January 2, 2016

Books I read in 2015

2015 was not a banner year for reading for me. In retrospect, I should have embraced the way my reading patterns were looking early on (e-books versus paper) and adjusted accordingly. I didn't, and I ended up just reading a lot of mystery novels I'd already downloaded to my phone and not making much of a dent in my physical TBR pile. Oh well. Here is what I read by the numbers, following how I broke it down in 2014 and 2013. Not much comparative analysis is needed except to say that I read a lot less of everything. You can see what I read here on the 50 Book pledge page.

40 books

By genre

32 novels*
3 young adult
1 graphic novel
1 how-to guide
1 short-story collection
1 memoir
1 poetry collection

* 26 of the novels were straight-up mystery novels or thrillers....only six were what would usually be called literary novels.

By nation

7 Canada
2 Canada/U.S. (i.e. Canadians who live in the States, otherwise known as a distinction probably not worth making)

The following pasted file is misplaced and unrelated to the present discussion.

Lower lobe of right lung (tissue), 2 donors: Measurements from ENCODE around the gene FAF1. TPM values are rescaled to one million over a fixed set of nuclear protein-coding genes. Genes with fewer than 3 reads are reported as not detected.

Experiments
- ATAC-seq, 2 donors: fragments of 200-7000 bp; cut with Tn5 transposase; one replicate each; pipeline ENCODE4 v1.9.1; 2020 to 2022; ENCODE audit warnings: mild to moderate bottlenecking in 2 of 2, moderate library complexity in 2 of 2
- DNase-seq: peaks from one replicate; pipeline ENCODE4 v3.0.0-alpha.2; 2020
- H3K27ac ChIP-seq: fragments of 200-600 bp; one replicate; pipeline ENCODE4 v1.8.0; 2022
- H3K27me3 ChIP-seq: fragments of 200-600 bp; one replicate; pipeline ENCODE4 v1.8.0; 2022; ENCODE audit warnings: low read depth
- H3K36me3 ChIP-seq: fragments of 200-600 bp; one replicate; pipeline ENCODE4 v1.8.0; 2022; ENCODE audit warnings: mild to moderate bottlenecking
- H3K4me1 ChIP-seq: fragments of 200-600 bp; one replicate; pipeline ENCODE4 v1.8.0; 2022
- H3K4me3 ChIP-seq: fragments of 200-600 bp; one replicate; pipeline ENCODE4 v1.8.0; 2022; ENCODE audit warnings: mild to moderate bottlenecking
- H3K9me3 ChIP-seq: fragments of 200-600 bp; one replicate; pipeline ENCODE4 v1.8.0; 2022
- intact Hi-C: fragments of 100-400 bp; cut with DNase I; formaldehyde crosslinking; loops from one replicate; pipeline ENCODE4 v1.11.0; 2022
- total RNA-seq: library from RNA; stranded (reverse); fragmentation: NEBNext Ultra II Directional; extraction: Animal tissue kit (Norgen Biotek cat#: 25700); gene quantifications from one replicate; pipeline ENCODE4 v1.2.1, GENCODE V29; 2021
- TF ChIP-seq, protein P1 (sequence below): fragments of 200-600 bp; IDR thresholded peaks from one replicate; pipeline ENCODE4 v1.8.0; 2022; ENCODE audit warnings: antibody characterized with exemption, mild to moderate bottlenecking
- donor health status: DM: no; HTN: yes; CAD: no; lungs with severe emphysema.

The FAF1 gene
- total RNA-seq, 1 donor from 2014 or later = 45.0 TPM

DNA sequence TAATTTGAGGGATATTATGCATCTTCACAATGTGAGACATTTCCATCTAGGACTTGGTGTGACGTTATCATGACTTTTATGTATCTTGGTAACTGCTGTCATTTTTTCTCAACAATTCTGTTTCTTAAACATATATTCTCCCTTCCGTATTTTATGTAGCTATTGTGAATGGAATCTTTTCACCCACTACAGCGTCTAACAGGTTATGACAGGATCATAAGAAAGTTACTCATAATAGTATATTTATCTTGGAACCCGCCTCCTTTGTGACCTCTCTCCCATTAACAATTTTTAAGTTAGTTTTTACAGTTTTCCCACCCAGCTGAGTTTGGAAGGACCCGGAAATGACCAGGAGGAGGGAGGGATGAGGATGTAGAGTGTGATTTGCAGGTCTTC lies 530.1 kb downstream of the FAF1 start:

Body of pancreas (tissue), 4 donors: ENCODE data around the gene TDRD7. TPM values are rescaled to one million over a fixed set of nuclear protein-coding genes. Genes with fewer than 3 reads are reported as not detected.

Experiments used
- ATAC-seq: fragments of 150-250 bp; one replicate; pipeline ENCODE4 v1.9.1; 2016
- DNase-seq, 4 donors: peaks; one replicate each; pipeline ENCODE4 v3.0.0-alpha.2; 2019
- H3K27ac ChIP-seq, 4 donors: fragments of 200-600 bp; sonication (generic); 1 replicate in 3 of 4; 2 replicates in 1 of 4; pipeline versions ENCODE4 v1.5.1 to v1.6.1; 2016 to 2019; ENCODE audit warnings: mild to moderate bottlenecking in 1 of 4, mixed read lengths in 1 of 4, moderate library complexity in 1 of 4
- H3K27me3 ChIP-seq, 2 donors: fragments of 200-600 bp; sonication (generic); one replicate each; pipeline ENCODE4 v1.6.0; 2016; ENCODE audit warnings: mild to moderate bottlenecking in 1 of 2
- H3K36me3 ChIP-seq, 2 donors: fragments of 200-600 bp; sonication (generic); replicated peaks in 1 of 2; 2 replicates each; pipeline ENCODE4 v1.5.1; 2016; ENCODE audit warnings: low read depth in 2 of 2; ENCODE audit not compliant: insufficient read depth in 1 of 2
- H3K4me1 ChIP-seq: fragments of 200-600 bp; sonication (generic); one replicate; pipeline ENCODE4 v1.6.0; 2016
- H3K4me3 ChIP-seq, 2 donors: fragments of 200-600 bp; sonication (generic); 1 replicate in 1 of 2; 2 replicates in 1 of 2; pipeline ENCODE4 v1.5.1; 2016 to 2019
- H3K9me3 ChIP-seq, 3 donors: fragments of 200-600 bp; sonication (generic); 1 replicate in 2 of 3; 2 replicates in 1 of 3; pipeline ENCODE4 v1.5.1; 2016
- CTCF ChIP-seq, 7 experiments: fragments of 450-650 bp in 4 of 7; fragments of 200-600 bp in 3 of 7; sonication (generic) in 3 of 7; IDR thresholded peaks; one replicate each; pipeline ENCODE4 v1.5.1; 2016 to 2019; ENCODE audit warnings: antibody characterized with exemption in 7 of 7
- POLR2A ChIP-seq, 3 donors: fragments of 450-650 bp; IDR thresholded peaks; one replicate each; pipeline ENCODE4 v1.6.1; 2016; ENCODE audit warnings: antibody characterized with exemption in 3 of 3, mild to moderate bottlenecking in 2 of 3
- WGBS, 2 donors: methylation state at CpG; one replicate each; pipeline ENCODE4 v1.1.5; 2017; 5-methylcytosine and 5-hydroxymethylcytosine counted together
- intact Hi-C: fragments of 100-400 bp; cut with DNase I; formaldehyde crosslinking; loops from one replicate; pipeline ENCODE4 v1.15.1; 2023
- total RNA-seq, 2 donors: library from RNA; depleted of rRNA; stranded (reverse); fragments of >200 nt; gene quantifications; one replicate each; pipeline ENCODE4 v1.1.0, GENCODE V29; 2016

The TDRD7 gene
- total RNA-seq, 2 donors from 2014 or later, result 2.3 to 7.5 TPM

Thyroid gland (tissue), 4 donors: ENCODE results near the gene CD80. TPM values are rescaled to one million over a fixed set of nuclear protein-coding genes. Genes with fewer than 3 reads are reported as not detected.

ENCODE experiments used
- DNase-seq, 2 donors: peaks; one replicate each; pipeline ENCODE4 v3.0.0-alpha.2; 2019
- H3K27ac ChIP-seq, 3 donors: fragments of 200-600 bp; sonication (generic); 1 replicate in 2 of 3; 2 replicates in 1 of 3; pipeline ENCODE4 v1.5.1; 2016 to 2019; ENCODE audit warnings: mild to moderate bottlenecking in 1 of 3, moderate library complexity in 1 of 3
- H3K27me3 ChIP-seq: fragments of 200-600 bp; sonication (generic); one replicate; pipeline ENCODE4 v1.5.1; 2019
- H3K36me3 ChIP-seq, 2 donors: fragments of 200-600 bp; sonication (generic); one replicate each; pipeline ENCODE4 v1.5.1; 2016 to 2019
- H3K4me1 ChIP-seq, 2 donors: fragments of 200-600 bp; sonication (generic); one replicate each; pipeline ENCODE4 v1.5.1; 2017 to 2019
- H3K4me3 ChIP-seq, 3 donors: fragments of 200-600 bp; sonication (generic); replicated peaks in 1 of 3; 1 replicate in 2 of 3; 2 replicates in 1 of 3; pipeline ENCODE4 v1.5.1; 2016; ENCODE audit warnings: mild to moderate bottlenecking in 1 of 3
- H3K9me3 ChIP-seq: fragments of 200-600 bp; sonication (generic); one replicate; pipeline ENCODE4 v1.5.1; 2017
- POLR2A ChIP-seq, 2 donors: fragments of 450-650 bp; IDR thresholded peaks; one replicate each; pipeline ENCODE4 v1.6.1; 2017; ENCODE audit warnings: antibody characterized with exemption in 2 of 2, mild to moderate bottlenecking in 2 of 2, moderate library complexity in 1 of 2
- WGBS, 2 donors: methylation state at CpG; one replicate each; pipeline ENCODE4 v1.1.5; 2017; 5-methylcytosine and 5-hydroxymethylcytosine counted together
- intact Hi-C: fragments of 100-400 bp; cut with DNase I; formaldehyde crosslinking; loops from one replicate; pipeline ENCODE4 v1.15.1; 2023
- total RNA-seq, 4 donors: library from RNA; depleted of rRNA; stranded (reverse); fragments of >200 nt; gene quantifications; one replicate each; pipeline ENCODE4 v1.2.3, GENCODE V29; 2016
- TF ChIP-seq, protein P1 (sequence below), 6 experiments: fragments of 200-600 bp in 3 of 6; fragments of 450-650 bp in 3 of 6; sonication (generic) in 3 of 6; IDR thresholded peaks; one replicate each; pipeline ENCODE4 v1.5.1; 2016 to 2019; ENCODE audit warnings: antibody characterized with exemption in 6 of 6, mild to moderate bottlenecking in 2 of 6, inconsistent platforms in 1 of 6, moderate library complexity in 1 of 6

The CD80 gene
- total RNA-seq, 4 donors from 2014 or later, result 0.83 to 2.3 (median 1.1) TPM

4 United States
3 U.K.
1 Japan

By gender

37 books by 14 women
3 books by 3 men

It turns out that almost all the books I read this year were in e-book format, either on my phone or on my Kobo. Only five of them were read on paper. This has got to be a new record for me in and of itself. But then again, this is the first year I've had an actual e-reader.

The books I flat-out enjoyed the most? Purity by Jonathan Franzen and Station Eleven by Emily St. John Mandel. The latter I picked up with some trepidation as for a number of years I've been working on a project prominently featuring a modern-day plague, and it is always nerve-wracking when another writer publishes something that seems as though it might be similar to your own work-in-progress. But apart from featuring a plague, the works are (of course) totally different and Station Eleven is a brilliant novel you should definitely pick up if you haven't already. (It is also on the Canada Reads longlist alongside Bone and Bread...cue squee. Station Eleven is so well imagined and the writing is so clean and the book just seems to contain so much in all the best ways. Purity by Franzen also shares all those qualities.)

But the book that had the greatest (in every sense) impact on my life? The wildly popular decluttering book The Life-Changing Magic of Tidying Up by Marie Kondo. Really, I cannot say enough about this book. It has helped me get rid of bags and bags of stuff, and though I am still not anywhere close to finished, given how much stuff I started out with, it has helped me enormously and put me on the right path (I hope) to managing all the material goods that share my space.

Here's to a book-filled and even more decluttered 2016!

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